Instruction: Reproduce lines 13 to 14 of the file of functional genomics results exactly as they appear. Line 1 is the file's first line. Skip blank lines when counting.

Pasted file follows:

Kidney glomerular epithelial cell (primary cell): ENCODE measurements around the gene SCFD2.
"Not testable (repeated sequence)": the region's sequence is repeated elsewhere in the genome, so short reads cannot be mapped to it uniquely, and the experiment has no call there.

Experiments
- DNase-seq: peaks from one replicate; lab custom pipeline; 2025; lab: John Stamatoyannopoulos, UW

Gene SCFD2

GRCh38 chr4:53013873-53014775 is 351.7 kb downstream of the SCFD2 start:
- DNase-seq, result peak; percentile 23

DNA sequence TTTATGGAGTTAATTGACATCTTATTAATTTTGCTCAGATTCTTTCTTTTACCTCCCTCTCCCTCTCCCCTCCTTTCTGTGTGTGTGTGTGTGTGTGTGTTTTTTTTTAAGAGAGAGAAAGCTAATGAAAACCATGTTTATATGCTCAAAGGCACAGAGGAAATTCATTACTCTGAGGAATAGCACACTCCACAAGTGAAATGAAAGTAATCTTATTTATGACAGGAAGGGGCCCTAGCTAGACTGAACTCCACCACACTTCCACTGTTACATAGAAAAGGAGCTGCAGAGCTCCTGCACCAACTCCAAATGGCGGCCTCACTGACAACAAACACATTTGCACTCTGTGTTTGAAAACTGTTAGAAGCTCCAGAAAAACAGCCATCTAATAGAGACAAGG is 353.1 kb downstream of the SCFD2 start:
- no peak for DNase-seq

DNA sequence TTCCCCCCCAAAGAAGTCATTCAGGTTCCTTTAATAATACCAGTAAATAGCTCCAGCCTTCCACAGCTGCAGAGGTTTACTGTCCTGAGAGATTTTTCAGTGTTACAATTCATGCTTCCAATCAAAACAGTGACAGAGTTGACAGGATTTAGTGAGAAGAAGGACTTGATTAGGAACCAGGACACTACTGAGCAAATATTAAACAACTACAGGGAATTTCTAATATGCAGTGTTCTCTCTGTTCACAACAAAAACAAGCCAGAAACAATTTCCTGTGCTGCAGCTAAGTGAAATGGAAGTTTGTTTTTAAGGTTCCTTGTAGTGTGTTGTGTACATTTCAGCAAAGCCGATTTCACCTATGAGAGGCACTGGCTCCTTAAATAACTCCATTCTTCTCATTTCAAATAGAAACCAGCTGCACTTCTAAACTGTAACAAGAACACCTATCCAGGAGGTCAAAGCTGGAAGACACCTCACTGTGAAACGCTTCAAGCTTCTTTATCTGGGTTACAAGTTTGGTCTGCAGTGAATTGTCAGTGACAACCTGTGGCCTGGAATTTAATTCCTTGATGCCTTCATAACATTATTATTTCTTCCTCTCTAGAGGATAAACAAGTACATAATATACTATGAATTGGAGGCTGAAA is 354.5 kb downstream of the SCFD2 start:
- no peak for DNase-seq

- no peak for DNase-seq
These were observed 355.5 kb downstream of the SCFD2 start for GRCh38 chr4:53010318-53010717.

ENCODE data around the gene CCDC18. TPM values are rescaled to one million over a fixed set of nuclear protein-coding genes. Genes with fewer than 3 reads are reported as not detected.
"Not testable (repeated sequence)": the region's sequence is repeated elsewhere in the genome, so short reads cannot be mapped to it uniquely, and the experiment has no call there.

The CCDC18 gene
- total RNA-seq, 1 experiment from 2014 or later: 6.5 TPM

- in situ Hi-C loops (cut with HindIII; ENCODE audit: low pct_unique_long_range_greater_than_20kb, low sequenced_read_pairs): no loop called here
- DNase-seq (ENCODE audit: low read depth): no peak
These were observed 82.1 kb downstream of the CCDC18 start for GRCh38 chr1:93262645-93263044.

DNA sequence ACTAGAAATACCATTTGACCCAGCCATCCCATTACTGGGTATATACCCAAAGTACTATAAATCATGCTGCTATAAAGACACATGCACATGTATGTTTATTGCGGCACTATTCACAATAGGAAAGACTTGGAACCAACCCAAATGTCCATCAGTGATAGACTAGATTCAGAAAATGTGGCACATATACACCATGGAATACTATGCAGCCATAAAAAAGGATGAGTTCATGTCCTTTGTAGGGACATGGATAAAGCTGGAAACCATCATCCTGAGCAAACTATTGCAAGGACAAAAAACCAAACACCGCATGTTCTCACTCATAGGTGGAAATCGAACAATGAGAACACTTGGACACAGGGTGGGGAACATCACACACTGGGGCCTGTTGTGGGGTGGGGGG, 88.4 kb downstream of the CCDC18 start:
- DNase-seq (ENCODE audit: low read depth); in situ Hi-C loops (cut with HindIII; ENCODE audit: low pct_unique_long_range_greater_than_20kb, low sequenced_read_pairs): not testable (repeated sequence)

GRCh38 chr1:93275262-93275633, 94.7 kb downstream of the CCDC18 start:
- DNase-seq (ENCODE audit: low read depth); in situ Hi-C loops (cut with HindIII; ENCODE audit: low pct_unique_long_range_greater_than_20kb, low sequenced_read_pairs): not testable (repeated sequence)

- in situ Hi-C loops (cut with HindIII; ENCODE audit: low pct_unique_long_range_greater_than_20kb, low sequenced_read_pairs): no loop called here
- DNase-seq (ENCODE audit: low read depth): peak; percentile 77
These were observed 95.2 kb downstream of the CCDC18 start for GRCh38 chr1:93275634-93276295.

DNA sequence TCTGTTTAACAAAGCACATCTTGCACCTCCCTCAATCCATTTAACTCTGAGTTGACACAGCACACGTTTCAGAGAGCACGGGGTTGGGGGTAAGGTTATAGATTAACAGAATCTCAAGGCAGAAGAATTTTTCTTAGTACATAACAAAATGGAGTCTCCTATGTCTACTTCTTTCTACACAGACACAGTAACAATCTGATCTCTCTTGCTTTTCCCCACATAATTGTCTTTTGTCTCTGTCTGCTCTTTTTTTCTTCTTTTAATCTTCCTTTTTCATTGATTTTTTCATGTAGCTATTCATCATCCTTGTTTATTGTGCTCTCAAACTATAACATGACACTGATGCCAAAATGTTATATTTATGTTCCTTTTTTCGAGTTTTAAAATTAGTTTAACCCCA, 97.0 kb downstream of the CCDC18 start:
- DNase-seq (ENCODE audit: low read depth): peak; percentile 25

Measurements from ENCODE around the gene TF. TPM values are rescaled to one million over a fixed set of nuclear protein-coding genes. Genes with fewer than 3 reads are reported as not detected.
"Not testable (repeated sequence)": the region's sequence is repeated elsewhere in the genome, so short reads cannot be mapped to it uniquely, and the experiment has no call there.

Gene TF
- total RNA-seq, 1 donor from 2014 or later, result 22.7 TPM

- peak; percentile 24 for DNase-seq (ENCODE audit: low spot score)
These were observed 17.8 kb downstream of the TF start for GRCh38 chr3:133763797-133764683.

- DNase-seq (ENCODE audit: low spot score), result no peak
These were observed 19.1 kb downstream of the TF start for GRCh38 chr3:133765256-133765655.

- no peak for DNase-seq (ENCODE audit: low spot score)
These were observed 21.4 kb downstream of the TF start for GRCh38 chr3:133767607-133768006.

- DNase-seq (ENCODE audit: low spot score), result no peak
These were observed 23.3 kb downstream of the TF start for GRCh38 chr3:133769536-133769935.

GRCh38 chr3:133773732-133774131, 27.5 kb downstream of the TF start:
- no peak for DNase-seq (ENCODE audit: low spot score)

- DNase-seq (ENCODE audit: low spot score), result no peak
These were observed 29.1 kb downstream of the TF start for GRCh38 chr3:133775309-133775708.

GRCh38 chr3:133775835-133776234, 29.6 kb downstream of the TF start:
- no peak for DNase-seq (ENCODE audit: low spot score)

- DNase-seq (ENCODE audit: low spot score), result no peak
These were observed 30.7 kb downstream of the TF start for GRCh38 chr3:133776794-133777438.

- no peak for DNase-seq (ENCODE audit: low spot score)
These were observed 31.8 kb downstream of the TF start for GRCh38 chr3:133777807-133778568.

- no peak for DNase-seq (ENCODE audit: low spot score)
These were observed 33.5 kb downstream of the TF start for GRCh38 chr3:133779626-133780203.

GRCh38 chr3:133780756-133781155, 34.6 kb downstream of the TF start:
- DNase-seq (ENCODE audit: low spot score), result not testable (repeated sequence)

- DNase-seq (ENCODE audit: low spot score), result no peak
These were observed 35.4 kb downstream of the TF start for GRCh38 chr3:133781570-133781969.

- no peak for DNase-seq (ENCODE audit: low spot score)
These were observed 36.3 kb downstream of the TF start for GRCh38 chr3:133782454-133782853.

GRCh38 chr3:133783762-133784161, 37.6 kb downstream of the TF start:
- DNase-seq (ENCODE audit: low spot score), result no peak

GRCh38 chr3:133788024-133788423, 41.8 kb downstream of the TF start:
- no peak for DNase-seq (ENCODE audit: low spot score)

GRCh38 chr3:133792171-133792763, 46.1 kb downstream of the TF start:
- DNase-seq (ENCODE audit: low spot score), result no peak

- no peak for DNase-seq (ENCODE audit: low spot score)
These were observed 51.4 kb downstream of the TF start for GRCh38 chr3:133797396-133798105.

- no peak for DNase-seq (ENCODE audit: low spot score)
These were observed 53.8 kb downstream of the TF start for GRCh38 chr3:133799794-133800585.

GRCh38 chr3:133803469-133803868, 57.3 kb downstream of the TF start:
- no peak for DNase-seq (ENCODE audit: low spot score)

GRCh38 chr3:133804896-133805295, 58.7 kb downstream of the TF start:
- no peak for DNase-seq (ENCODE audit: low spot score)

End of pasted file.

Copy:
These were observed 355.5 kb downstream of the SCFD2 start for GRCh38 chr4:53010318-53010717.

ENCODE data around the gene CCDC18. TPM values are rescaled to one million over a fixed set of nuclear protein-coding genes. Genes with fewer than 3 reads are reported as not detected.